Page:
Drones are used to locate dangerous and unconnected oil wells

Binghamton, New York – There are millions of unconnected oil wells in the United States, posing a serious threat to the environment. Using drones, researchers from Binghamton University, State University of New York have developed a new method for locating these hard-to-locate and dangerous wells.

New York State has an estimated 35,000 abandoned oil or gas wells, while Pennsylvania has over 600,000 wells dating back to the early days of drilling. Overall, the United States has an estimated two million orphaned wells. These wells pose multiple risks. They release methane into the atmosphere, which is a much stronger greenhouse gas than carbon dioxide, along with chemicals like benzene, carbon tetrachloride and chloroform. Through chemical reactions driven by sunlight, methane also increases the tropospheric ozone layer, which is a pollutant associated with shortness of breath.

“If all the orphan and abandoned oil and gas wells in New York state were blocked, the equivalent of 750,000 metric tons of carbon dioxide could be removed from the atmosphere, which is the equivalent of removing Buffalo cars for one year,” said Timothy De Smet, director of the Geophysics and Sensing Laboratory. Distance at Binghamton University.

There are economic reasons for blocking gas wells as well; And according to the article, these wells, which were left untapped, make it difficult to revitalize old oil fields with newer technologies such as hydraulic fracturing.

Blocking wells is the right thing to do – but first you need to find it.

In 1879, New York became the second state in the country to require wells to be plugged after their useful life. But this requirement was poorly enforced until modern regulations came into the country in 1963, and what constituted “connectivity” in those early days was crude by modern standards.

The largest concentration of unconnected wells is in the western part of the state, especially near the border with Pennsylvania and in southwestern counties such as Catarugus. Currently, employees of the state’s Department of Conversation must go out on foot to locate and block these wells, which is a very slow and ineffective process even in a small area.

Smit said that long before satellites and global positioning systems (GPS) were invented, locations were recorded on hand-drawn maps, which are often imprecise. Sometimes these maps do not report well locations, or record wells that have never been drilled. This is where the maps are at all.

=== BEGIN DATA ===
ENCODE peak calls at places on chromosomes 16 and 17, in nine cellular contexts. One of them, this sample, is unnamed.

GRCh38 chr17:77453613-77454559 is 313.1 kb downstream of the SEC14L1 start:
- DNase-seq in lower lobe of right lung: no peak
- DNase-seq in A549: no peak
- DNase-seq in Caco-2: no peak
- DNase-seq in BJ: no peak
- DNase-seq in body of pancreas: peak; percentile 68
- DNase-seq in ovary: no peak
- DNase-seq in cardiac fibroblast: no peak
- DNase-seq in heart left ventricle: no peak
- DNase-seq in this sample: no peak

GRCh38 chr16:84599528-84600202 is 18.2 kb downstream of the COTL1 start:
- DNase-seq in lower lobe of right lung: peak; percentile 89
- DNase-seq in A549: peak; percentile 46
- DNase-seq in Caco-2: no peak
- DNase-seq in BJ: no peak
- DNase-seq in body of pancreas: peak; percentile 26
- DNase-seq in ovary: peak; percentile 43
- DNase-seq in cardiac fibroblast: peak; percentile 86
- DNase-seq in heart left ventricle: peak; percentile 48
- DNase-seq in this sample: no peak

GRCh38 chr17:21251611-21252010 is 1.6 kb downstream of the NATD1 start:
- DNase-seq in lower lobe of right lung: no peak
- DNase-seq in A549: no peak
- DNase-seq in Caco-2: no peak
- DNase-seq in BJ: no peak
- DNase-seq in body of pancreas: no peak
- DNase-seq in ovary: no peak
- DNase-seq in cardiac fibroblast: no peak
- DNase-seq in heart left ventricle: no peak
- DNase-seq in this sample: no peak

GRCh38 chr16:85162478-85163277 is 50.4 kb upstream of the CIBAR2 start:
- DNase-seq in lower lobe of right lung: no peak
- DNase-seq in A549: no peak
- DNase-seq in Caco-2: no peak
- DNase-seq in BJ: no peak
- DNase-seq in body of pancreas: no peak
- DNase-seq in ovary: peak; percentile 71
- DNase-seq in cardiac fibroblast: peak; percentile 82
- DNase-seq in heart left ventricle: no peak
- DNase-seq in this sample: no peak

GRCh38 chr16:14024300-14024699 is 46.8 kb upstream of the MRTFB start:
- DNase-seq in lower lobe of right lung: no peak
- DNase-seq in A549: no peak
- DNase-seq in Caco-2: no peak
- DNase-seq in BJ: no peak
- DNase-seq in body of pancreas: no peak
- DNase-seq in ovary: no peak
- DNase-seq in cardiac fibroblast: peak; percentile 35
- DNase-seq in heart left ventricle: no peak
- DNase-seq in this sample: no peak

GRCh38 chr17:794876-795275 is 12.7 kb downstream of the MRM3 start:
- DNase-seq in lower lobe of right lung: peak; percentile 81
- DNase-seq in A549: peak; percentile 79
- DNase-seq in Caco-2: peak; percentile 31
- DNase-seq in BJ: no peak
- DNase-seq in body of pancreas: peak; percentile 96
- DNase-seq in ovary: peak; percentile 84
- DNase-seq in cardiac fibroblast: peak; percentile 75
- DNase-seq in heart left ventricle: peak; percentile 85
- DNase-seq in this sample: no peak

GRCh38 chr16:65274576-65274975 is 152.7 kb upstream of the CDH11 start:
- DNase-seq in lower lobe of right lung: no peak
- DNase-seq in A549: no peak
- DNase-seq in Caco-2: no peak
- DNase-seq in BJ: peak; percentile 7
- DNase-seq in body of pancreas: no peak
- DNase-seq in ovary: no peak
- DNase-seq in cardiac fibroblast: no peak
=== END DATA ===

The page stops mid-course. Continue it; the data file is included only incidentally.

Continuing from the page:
“Some areas are not completely documented,” Smit said.

To find abandoned wells, researchers equipped a drone with a magnetometer that can detect magnetic anomalies in the wells’ metal casings and pinpoint their exact location.

But before the technology could be deployed to the larger field, they first needed to run multiple, smaller test trials to make sure the process worked as intended. For example, every drone has a unique magnetic and electromagnetic interference signal that must be compensated for, by Smit.

Assistant Professor of Geosciences and Environmental Studies Alex Nikulin and De Smit tested the technology as a method for detecting unexploded ordnance in Ukraine, and used advanced signal processing methods to determine the optimal parameters needed to increase the signal-to-noise ratio. In previous experiments, they also tested flight altitudes over a tree’s canopy.

They finally try out the well-detected drone at the Cattaraugus County site where 11 wells were previously mapped on foot. It worked: in just over three hours, 72 wells were located.

“We could already have been flying the drone faster and for longer missions,” Smit said, “but this was actually the first time we’ve tested this, so we were very conservative in planning the mission.”

In the long term, DEC plans to adopt this strategy to locate abandoned wells, which the agency will then block.

“Our method is by far the most reliable way to find them,” Smet said.

Then-graduate student Natalia Romanzo also contributed to this research, as well as Nathan Grabber and Charles Dietrich of the New York State Department of Environmental Protection (DEC) and Andrei Bulayev of UMT’s drone company.


The paper, “The Successful Application of Drone-based Aerial Magnetic Surveys to Locate Old Oil and Gas Wells in Kataraugus County, New York” was published in Journal of Applied Geophysics.

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